Wednesday, November 10, 2010

Yield Wave

While I wish the "Yield Wave" were the name of a new analytical technique I discovered it is more mundane - and negative.

In today's Barron's Online column, I talk about the wild ride all markets took Tuesday and what it means going forward. Towards the bottom of the piece I talk about Treasuries and how the long bond has been trending lower for several weeks.

It was no secret that the long end and short end of the curve looked different with the short yield chart heading down, down, down, the middle holding its ground and the long yield moving higher.Today, before the Fed said it would basically do what it said it would do last week - buy billions (use a Carl Sagan accent) of dollars worth of Treasuries - the 10-year yield had a tentative inverted head-and-shoulders breakout. It already had a breakout and test of a falling trendline so this was more evidence that the bond rally was over.

Then I talked about the wave spreading over the short-end, too, with the five-year sporting a bullish RSI divergence (did not say that last part in the column) and the two-year edging higher all week.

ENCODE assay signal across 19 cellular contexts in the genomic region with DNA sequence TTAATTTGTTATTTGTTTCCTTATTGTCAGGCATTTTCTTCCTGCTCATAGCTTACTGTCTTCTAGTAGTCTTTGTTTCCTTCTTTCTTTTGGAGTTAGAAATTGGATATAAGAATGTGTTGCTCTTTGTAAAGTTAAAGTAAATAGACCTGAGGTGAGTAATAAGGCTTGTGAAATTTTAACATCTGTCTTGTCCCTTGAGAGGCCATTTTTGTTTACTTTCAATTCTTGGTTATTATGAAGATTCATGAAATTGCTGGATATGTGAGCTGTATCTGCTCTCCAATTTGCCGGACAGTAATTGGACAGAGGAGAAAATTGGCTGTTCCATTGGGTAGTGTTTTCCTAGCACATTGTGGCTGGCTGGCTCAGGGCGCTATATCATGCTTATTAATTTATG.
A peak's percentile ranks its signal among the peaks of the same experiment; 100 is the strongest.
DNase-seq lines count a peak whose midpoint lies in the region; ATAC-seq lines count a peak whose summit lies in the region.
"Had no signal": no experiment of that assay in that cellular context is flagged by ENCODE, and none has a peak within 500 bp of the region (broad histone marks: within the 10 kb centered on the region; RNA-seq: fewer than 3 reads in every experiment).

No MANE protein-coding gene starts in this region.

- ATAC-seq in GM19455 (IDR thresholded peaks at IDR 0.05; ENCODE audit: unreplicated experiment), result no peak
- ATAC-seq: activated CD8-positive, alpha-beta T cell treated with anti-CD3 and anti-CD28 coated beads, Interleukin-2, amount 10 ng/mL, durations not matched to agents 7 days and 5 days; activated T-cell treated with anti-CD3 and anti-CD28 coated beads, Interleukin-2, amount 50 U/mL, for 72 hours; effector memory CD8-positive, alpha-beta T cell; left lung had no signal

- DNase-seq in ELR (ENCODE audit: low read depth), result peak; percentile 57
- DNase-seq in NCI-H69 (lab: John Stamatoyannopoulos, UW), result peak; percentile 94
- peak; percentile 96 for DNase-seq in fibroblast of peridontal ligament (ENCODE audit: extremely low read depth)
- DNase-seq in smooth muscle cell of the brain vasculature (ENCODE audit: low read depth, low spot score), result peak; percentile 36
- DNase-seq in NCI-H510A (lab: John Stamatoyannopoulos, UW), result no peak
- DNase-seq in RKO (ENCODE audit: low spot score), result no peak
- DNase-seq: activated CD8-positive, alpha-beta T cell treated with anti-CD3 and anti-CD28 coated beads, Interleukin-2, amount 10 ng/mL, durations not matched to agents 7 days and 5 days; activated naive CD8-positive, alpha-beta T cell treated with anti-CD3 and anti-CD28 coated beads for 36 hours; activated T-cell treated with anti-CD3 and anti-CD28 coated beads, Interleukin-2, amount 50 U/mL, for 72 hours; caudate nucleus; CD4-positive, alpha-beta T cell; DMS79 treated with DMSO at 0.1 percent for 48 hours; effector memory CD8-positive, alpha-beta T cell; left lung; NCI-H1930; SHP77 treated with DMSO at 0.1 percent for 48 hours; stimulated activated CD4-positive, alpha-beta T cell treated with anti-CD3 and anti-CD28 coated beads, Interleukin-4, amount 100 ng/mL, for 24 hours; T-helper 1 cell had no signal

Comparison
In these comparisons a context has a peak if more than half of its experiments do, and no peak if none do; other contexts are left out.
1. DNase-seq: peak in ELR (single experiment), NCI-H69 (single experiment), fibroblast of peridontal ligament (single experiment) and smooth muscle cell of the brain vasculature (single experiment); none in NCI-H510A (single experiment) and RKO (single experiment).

The yield curve is on the move even though it does not look like much on an actual yield curve chart just yet.

All of you bond market spread junkies are encouraged to chime in with your take.

3 comments:

Paul O'Cuana said...

My take is from a fundamental outlook on the economy and bonds.
I agree with a recent editorial in the Financial Times (Nov.5th):

"QE2 - threatens most of all to show up the Fed's impotence."

Everyone's silly about the Fed creating money but banks do it all the time. A bank lends out money putting an asset, a receivable, on its balance sheet and a liability, a demand account(cash), of the customer.
This is how money is created. The banks aren't creating money so the Fed is. The thing is the banks should be creating 4 to 5 trillion in loans to make up for the gap in economic activity. So, 600 billion is a drop in the bucket.

Also, the spike in commodities will actually create more deflation! Yes, de-flation!
Extra expenses for gasoline and food will be like a tax increase on already strapped consumers who are either trying to get by or are trying to repair the household balance sheet. Pizza Hut recently announced "permanent" price reductions to $10 for a large 3 topping or medium specialty pie.
And they're doing this while prices they pay for flour and cheese are rising!

That said I follow the chart of the 20+ Treasury bond ETF (TLT).
It looks like a bullish reversal today at both the 50% retracement level and the 200 day moving average. I'm hoping anyway, and I'm long-term bullish on the long bond.

Quick Takes Pro said...

Well, this is embarrassing. The part about the treasury market was left on the cutting room floor. Se la vie!

Quick Takes Pro said...

Paul,`
More like the 61.8% fibo but I get your drift. Arguable bullish hammer and big volume.

But I do not share your long-term view. When the poo hits the potty nobody will be buying our bonds and they will plummet.